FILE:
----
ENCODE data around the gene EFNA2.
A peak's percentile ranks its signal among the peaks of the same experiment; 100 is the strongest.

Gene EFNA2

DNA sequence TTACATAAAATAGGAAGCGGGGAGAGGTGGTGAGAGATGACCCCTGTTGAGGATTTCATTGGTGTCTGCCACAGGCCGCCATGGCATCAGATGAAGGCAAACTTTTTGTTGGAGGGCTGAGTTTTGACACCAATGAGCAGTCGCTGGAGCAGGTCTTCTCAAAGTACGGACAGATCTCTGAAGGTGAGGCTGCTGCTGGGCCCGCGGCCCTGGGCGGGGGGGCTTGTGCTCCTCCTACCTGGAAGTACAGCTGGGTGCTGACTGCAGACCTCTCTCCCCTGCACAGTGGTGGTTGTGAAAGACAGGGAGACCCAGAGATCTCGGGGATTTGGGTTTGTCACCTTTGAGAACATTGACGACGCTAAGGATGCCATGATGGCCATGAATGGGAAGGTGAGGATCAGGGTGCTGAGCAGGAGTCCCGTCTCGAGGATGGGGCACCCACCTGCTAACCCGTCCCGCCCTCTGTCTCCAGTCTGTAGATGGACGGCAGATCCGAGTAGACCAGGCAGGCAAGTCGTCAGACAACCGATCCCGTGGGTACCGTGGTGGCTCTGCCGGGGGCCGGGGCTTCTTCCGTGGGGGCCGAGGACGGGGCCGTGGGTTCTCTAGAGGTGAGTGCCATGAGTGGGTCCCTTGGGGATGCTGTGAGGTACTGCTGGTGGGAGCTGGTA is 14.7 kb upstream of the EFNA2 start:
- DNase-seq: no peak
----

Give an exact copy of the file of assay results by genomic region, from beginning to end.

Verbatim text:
ENCODE data around the gene EFNA2.
A peak's percentile ranks its signal among the peaks of the same experiment; 100 is the strongest.

Gene EFNA2

DNA sequence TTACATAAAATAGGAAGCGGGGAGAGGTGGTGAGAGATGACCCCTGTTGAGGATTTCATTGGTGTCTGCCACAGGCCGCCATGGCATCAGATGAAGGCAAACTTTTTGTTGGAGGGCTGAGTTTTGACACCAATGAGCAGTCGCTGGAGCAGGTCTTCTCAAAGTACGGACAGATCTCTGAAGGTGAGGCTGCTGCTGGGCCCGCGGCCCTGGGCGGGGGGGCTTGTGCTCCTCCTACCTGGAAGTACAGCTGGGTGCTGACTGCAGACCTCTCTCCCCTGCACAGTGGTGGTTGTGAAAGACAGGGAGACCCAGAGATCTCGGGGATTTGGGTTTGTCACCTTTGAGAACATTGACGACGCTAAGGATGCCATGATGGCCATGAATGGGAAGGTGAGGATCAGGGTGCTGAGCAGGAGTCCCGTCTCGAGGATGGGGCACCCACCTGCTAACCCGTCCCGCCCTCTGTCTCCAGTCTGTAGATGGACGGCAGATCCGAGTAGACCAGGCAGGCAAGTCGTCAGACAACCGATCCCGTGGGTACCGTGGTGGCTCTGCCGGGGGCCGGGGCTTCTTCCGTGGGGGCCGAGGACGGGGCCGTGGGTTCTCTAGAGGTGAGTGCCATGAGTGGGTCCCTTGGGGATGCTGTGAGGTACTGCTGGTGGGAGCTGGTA is 14.7 kb upstream of the EFNA2 start:
- DNase-seq: no peak